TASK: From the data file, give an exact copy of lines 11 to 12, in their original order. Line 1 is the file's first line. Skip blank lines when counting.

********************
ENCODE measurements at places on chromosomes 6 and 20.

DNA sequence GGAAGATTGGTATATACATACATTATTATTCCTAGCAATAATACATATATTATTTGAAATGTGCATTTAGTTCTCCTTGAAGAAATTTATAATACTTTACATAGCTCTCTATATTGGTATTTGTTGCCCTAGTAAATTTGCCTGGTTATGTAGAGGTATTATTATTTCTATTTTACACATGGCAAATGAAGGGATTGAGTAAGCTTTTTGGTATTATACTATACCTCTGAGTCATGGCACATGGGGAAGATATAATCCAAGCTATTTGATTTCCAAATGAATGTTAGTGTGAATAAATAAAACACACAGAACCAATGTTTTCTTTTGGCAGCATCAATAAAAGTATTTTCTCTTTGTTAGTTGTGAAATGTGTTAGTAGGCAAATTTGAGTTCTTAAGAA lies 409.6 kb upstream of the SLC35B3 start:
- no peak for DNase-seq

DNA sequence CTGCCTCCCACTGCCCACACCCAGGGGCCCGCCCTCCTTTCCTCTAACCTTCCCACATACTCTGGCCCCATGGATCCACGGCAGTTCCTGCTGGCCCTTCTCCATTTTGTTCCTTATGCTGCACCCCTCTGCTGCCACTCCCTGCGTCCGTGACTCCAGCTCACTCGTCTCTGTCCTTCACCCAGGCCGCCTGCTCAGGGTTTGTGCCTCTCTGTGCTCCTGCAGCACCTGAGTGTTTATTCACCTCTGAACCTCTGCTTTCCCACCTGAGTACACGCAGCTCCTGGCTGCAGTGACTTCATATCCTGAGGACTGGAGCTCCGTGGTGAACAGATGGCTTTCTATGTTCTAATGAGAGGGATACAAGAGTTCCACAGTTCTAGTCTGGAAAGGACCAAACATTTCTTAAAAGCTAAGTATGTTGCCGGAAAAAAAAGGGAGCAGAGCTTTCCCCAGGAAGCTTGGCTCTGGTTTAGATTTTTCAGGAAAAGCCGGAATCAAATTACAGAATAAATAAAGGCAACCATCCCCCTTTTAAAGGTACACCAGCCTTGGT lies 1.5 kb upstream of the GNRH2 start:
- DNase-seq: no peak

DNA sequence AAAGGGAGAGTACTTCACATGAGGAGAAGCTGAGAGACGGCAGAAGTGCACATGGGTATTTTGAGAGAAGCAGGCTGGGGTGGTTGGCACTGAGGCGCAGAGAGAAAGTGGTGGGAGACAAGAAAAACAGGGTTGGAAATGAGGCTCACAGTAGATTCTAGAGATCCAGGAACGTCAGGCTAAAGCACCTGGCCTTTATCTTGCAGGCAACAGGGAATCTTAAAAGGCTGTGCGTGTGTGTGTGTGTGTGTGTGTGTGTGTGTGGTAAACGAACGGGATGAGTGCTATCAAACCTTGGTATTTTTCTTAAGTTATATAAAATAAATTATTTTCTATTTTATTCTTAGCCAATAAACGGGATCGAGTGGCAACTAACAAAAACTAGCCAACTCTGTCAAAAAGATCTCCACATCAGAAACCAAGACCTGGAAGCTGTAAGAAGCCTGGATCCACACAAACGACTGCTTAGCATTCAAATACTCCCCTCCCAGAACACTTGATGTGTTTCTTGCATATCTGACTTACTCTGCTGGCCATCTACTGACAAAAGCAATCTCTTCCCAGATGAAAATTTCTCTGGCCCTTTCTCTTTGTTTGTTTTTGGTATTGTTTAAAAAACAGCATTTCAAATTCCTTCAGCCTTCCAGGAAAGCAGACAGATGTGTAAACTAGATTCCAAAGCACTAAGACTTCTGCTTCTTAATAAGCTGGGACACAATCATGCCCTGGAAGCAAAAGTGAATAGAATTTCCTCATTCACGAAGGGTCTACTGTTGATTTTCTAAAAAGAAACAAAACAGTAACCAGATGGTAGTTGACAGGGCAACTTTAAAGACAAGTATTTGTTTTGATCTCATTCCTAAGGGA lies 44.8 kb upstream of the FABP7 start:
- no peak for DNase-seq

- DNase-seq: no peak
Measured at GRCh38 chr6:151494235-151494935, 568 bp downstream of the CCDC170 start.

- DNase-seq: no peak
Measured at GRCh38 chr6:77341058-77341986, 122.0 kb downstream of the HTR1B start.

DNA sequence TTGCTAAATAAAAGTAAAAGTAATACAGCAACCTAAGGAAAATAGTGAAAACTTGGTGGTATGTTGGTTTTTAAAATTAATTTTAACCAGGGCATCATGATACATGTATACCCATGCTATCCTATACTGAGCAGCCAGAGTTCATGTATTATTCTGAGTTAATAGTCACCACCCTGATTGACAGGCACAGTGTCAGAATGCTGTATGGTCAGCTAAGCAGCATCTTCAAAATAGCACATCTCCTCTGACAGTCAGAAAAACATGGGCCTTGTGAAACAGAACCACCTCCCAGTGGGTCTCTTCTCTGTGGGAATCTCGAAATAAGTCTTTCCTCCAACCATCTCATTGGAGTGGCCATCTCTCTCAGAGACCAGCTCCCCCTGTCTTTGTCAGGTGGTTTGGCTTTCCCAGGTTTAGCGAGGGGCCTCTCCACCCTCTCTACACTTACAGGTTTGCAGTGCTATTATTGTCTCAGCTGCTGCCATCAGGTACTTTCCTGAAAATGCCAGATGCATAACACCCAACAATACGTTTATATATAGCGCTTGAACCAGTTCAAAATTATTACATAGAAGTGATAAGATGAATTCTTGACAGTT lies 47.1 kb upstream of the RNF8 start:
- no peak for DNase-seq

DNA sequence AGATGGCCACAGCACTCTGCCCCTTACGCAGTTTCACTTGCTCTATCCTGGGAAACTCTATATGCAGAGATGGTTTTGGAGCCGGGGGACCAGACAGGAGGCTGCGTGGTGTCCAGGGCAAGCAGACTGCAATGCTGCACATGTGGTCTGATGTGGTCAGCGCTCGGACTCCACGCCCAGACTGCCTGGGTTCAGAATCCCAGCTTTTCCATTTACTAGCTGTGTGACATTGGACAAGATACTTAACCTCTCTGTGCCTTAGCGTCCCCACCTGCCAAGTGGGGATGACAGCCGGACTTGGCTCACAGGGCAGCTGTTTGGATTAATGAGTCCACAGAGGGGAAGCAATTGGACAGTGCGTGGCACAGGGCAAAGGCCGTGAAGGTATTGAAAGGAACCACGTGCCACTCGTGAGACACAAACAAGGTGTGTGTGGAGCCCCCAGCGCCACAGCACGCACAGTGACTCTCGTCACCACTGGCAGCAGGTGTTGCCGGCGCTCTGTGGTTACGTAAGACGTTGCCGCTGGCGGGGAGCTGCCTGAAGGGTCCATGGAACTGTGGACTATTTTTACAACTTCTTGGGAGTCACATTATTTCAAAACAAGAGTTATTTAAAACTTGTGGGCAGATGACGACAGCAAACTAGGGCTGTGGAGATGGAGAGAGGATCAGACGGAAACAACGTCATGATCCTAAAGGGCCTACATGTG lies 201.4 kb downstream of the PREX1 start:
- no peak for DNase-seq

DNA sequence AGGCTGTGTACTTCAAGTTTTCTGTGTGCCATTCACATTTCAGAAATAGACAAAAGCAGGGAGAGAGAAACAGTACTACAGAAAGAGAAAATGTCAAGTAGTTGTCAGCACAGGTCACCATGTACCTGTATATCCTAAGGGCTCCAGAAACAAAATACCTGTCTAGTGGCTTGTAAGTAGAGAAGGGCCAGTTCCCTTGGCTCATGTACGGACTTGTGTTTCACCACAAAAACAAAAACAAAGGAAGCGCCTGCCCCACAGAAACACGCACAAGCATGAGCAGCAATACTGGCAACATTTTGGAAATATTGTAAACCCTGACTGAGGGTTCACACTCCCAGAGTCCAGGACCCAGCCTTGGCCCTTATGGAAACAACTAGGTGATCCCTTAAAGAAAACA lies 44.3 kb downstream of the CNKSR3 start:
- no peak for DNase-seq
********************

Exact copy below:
Measured at GRCh38 chr6:77341058-77341986, 122.0 kb downstream of the HTR1B start.

DNA sequence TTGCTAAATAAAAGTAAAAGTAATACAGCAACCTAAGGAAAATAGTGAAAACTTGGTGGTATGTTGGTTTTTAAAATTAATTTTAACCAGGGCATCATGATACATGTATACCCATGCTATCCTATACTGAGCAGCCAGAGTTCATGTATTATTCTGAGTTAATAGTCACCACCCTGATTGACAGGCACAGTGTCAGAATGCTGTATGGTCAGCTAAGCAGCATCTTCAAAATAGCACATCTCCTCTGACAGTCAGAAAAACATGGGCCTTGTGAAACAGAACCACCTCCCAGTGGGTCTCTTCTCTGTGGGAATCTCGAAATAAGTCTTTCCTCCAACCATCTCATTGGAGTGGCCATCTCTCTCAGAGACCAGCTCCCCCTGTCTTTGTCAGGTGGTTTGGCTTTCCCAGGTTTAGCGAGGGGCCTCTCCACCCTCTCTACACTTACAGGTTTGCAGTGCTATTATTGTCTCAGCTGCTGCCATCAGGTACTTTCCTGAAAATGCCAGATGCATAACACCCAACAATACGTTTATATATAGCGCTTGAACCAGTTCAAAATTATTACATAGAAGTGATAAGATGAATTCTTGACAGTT lies 47.1 kb upstream of the RNF8 start: